Architects, engineers and construction professionals have long been searching for sustainable building materials that can reduce the environmental impact of their work.
Kenoteq, a clean-tech spin-out from Heriot-Watt University in Edinburgh, has developed a novel brick made with 90% recycled content. The sustainable building brick is made from recycled construction and demolition waste, which could help to reduce CO2 emissions and make construction more environmentally friendly.
Walk along any street and there’s one construction material you’re virtually guaranteed to spot – the humble brick. It hadn’t changed much since it was invented 9,000 years ago, until Kenoteq began making its new K-Briq® to fight against climate change.
After more than a decade of development, Professor Gabriela Medero and I spun out the company from Heriot-Watt University in Edinburgh with a vision to change the way the construction industry handles its waste. Our K-Briq is the most innovative brick to enter the market, made from more than 90% recycled construction and demolition waste and using less than 10% of the energy to make when compared to a conventional brick.
Kilns are heated to more than 1,000 °C to produce traditional clay-fired bricks, with fossil fuels burned to reach those temperatures. As well as greenhouse gases like carbon dioxide and methane, the process also produces other pollution, such as carbon monoxide, sulphur oxides, and fine dust.
In comparison, our K-Briqs produce less than 5% of the greenhouse gases generated by conventional bricks. The K-Briq has also been developed with a high thermal mass, so that it helps keep buildings warm in the winter by retaining heat and cool in the summer. It’s the construction industry’s equivalent of a string vest, reducing heating and air conditioning costs for clients!
K-Briqs aren’t boring, either. Our bricks have started to turn heads in the interiors market as well, ensuring sustainability sits comfortably alongside beauty and design. As well as earning a place in the prestigious Design Museum in London, they are now part of early demonstrator projects.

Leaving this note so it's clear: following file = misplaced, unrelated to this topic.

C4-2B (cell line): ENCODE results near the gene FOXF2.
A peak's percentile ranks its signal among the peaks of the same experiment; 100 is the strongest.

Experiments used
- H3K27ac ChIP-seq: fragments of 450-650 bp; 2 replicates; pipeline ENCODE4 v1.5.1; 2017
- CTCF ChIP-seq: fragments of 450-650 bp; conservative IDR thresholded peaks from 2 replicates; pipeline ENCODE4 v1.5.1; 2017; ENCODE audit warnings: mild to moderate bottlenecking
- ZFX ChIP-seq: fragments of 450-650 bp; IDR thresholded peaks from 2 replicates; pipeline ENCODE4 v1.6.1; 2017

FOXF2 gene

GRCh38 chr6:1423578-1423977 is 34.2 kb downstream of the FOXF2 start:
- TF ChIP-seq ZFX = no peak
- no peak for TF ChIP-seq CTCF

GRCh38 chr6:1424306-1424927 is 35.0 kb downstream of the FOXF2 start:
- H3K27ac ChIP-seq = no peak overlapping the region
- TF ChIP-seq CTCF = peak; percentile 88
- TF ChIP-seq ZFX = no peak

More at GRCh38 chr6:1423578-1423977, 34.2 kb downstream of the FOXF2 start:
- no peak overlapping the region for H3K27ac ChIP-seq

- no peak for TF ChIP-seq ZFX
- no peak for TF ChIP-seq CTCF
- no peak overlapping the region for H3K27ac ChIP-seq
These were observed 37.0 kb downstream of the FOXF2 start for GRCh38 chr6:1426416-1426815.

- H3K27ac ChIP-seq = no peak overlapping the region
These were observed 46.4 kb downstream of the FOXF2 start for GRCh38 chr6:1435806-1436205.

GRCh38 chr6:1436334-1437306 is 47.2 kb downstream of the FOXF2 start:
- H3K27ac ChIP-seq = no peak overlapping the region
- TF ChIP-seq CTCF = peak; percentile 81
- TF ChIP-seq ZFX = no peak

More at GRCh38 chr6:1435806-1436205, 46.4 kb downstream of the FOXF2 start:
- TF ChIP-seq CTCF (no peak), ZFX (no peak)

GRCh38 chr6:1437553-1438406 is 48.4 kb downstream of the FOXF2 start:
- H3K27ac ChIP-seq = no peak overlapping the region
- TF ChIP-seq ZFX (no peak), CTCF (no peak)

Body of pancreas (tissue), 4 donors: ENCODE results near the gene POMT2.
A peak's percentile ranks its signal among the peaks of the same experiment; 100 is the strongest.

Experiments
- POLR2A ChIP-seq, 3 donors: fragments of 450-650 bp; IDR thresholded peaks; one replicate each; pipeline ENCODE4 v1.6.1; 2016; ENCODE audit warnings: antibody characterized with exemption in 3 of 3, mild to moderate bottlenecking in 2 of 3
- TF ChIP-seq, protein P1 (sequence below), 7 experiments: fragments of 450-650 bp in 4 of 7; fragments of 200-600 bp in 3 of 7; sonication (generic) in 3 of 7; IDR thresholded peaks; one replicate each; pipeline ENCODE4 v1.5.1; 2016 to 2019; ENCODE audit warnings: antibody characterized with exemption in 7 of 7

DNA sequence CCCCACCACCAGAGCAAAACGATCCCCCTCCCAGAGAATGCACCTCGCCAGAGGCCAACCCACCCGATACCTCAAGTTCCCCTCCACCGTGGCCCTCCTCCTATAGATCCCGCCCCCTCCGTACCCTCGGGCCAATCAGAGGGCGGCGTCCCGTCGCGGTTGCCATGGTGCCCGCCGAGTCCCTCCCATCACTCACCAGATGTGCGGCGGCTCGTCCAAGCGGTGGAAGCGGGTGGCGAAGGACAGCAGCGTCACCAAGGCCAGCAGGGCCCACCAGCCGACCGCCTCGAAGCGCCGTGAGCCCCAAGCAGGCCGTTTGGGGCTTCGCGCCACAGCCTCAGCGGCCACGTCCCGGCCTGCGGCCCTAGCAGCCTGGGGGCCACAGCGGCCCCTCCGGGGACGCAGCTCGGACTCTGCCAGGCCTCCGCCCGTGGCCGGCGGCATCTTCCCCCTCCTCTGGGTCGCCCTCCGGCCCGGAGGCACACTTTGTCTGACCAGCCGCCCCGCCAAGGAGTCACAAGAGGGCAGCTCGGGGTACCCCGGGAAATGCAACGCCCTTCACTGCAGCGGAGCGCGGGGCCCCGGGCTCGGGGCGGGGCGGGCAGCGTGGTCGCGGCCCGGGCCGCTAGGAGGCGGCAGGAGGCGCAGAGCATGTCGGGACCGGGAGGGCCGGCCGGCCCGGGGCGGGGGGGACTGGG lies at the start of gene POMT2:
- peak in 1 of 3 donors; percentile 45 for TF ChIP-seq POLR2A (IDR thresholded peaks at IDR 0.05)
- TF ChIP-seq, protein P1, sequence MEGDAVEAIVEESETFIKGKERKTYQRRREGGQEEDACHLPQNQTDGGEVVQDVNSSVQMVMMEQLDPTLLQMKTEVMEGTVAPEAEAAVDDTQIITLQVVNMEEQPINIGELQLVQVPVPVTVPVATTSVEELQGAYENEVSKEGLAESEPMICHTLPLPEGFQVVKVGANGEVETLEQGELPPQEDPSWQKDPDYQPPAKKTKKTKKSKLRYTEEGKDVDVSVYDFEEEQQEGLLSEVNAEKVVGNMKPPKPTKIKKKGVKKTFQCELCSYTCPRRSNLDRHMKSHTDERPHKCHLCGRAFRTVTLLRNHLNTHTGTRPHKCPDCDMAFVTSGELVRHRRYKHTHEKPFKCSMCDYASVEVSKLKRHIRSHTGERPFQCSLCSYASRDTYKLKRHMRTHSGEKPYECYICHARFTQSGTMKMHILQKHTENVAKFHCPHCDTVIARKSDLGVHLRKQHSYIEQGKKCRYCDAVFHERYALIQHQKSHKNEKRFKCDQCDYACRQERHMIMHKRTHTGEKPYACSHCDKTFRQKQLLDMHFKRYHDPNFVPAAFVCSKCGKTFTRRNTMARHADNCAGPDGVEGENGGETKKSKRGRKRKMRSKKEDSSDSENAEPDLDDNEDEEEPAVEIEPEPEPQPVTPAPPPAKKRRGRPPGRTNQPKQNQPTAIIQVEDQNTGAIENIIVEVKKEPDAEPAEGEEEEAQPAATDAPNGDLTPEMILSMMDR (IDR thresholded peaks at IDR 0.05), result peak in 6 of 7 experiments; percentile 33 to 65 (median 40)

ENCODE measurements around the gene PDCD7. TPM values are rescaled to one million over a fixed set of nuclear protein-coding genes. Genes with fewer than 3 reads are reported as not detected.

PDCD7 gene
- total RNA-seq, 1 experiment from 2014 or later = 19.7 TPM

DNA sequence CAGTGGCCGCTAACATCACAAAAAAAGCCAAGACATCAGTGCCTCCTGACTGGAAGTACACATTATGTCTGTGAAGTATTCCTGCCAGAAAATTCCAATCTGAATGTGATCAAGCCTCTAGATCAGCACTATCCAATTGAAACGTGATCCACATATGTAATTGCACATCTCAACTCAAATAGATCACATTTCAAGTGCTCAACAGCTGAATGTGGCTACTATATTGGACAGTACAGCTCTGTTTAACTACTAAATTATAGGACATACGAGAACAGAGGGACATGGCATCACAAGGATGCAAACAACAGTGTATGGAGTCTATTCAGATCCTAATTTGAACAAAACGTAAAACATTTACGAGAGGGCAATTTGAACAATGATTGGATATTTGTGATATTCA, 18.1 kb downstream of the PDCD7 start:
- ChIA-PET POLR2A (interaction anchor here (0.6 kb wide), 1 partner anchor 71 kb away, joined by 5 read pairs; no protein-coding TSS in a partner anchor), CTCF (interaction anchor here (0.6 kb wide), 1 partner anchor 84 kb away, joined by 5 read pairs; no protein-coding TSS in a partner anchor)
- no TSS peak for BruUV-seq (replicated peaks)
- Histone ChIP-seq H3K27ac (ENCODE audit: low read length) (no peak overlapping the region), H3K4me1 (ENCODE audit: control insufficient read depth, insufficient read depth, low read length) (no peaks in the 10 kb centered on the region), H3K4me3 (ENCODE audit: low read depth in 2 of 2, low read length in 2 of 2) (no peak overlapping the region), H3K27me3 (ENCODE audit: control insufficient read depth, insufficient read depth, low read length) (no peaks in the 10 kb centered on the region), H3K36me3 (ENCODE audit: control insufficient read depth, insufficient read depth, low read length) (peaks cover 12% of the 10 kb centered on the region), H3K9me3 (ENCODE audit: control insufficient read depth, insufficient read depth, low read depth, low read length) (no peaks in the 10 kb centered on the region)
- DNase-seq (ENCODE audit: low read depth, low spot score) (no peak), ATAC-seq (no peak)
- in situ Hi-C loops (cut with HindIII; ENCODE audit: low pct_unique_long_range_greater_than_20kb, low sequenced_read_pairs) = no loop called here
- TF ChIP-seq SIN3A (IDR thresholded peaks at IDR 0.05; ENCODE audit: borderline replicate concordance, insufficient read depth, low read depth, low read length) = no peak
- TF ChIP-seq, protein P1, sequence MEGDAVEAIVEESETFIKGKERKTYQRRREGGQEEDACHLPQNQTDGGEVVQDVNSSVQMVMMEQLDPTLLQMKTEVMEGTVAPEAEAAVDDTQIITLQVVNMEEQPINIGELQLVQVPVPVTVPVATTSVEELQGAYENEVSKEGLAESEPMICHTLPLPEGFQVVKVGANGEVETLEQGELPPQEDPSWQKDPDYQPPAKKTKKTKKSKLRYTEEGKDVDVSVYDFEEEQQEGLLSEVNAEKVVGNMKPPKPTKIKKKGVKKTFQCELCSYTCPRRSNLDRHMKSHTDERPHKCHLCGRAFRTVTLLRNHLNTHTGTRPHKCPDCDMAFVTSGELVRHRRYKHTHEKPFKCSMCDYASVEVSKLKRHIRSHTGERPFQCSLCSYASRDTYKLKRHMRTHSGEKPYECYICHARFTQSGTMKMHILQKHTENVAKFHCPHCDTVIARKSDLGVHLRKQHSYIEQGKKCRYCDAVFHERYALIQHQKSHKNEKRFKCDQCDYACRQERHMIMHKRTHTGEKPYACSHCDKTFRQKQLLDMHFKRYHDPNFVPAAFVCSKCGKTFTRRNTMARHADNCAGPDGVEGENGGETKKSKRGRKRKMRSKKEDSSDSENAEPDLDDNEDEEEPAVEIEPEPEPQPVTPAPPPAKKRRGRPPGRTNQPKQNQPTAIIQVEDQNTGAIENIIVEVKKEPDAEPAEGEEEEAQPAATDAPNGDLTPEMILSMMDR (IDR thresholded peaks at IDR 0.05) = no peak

Waste on the world stage
Last month’s COP27 conference at Sharm El-Sheikh in Egypt pointed the finger at unmanaged waste as a “hidden cause of climate change”. The UK’s construction industry alone produces more than 100 million tonnes of waste each year, more than one-third of the country’s total, and generates 40% of Britain’s carbon dioxide emissions.
European Union legislation incorporated into UK law before Brexit now requires 70% of all construction and demolition waste to be recycled, with none being sent to landfill. Those regulatory pressures mean Kenoteq is operating in the right place at the right time. The other benefit is supply and demand – the UK is the largest brick market in Europe, using more than 2.6 billion bricks in 2019 alone. More than 500 million of those bricks had to be imported due to shortages in our domestic supply.
That means our K-Briq can play its part in tackling climate change and can provide a ready supply of a favourite construction material. We’re on track to deliver three million K-Briqs next year (2023), while our upcoming series-A funding round will help to turbo-charge production of our innovative bricks.
Dr Roddy Yarr, Executive Lead of Sustainability at University of Strathclyde, said:
"The K Briq resonates very strongly with the University of Strathclyde and our sustainability aspirations as well as our recognition of innovation and its importance in societal change. This innovative product, coming from another Scottish university with its fantastic sustainability credentials is very exciting. The product’s 90% plus waste composition and this circular resource nature makes it very appealing for our university to deploy as part of our approach to net zero and resource use reduction. The University of Strathclyde very much looks forward to using this product in the very near future."
Allan Young, Developments Technician at Springfield Properties PLC, said:
"At Springfield, we have sustainability at our core and regularly explore ways to build our homes better for our customers and the environment. When we heard of the great work Kenoteq is doing in this area by recycling construction waste into bricks, we were keen to learn more. They hosted a very useful and informative CPD, and we’re keen to use their K-Briq’s in the future. Given the environmental benefits and the eye-catching colour pallet, we’re exploring the use of K-Briq as a feature wall on our new Durieshill village information centre in Stirling."
Kenoteq will be exhibiting at Futurebuild in London from 7th - 9th March 2023, but if you can’t wait that long, pop into Tuk Tuk’s new restaurant on Drummond Street in the Southside area of Edinburgh. Their new statement bar is made from K-Briqs.
Kenoteq are also delivering CPD sessions to architecture, interior design and engineering practices throughout the UK, as well as to contractors and clients. To book a CPD session, contact firstname.lastname@example.org
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